Question about --partial-dir and aborted transfers of large files

Wayne Davison wayned at
Sun Aug 12 11:41:12 MDT 2012

On Fri, Aug 10, 2012 at 9:03 AM, T.J. Crowder <tj at>wrote:

> 1. Am I correct in inferring that when rsync sees data for a file in the
> --partial-dir directory, it applies its delta transfer algorithm to the
> partial file?
2. And that this is _instead of_ applying it to the real target file? (Not
> a nifty three-way combination.)

Yes.  The current code behaves the same as if you had specified --partial
(as far as the next transfer goes), just without actually being destructive
of the destination file.

I have imagined making the code pretend that the partial file and any
destination file are concatenated together for the purpose of generating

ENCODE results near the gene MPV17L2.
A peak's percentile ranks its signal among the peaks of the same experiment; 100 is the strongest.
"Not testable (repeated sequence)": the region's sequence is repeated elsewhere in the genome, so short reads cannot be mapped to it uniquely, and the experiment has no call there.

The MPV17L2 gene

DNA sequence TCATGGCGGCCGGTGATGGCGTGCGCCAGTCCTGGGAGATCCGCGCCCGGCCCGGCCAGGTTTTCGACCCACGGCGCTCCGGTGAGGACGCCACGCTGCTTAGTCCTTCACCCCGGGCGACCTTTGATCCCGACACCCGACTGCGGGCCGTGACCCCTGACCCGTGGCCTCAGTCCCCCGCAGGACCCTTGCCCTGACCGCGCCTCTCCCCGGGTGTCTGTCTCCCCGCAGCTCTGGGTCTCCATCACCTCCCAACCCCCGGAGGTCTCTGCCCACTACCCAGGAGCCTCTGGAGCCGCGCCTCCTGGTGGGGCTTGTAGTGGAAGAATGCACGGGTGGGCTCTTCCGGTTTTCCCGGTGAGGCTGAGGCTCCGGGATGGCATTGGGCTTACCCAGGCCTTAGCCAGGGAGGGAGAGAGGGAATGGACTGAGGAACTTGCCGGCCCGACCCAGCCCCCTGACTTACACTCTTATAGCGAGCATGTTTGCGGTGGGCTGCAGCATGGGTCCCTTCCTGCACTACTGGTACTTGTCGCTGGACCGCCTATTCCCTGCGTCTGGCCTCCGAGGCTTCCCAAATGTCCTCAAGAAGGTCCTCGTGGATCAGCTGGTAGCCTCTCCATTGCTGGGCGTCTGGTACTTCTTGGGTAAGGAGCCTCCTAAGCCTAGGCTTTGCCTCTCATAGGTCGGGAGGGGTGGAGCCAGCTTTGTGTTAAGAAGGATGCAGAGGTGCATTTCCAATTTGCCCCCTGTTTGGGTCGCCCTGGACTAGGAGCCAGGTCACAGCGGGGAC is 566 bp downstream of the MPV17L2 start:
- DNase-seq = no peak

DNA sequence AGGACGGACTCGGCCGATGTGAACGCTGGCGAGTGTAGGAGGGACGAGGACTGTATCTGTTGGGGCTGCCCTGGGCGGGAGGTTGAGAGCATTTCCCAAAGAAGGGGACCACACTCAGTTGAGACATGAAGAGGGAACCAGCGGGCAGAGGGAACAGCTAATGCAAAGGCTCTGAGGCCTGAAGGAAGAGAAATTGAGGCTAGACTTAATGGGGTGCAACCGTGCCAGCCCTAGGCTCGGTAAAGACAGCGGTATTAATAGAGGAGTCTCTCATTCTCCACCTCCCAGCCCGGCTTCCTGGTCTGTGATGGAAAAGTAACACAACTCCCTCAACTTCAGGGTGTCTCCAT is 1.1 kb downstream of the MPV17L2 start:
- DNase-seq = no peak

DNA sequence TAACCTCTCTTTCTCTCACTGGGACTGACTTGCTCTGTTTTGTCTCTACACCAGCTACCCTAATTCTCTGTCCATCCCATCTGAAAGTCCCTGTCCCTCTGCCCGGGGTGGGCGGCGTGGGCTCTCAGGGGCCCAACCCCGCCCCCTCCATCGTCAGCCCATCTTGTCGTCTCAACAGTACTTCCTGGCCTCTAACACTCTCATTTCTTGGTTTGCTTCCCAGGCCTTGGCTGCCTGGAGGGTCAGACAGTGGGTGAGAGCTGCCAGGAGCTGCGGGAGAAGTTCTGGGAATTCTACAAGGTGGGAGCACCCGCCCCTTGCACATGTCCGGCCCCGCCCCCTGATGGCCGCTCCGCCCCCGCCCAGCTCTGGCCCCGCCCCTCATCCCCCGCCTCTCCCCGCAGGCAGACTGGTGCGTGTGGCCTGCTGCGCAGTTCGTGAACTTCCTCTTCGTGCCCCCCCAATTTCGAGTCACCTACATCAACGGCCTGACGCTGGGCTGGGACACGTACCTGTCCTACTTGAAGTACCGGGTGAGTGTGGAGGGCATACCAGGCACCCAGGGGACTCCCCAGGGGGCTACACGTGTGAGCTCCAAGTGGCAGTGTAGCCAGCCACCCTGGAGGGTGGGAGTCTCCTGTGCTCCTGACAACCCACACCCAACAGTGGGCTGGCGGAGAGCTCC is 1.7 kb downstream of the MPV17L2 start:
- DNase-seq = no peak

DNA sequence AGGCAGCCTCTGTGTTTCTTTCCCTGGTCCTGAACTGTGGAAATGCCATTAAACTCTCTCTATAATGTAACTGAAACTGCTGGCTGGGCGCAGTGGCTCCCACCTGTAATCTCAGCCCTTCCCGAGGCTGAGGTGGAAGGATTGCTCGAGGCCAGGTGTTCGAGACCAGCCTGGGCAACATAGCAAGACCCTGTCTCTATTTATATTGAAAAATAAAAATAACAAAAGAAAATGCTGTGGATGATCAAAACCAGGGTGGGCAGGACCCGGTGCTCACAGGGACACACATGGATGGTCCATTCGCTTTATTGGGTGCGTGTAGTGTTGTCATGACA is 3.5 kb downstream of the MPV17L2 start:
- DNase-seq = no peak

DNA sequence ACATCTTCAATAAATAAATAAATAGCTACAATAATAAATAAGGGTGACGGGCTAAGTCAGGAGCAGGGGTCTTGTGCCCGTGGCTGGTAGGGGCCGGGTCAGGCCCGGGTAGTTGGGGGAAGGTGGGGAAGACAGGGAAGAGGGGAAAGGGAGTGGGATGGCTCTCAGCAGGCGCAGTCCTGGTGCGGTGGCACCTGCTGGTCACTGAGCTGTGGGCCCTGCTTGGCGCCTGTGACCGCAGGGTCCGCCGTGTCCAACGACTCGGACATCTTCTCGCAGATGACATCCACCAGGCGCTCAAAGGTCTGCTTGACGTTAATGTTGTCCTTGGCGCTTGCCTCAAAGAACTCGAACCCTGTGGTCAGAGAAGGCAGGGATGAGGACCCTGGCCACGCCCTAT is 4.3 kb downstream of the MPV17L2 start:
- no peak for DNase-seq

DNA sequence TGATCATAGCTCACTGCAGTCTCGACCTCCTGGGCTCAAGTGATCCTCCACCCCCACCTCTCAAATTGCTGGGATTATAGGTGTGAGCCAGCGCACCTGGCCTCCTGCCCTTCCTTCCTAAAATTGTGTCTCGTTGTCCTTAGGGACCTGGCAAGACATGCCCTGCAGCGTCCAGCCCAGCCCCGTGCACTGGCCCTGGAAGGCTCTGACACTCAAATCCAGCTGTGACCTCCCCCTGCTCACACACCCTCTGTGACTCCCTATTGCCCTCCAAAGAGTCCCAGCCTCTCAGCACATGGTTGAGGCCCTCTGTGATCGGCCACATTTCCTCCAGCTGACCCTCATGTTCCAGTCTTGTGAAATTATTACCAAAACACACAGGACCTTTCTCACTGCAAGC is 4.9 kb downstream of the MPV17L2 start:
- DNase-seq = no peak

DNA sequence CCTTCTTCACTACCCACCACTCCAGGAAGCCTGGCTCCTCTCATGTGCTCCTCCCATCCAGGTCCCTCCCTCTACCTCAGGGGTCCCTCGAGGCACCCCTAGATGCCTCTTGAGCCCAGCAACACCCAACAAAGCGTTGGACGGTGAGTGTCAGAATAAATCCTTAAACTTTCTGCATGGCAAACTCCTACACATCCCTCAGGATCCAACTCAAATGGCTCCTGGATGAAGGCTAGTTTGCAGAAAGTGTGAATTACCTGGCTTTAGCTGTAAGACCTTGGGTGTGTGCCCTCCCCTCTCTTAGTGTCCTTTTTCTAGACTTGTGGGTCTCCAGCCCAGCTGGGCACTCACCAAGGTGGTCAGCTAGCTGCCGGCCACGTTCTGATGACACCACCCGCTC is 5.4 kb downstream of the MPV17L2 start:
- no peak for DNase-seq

checksums.  That would allow content references to both files, but rsync
would need to be enhanced to open both files in both the generator and the
receiver and be able to figure out what read goes where (which shouldn't be
too hard).  I'd suggest that the code read the partial file first, padding
out the end of its data to an even checksum-sized unit so that the
destination file starts on a even checksum boundary (so that the code never
needs to combine data from two files in a single checksum or copy

If so, it would appear that this means a large amount of unnecessary data
> may end up being transferred in the second sync of a large file if you
> interrupt the first sync.

It all depends on where you interrupt it and how much data matches in the
remaining portion of the destination file.  It does give you the option of
discarding the partial data if it is too short to be useful, or possibly
doing your own concatenation of the whole (or trailing portion) of the
destination file onto the partial file, should you want to tweak things
before resuming the transfer.

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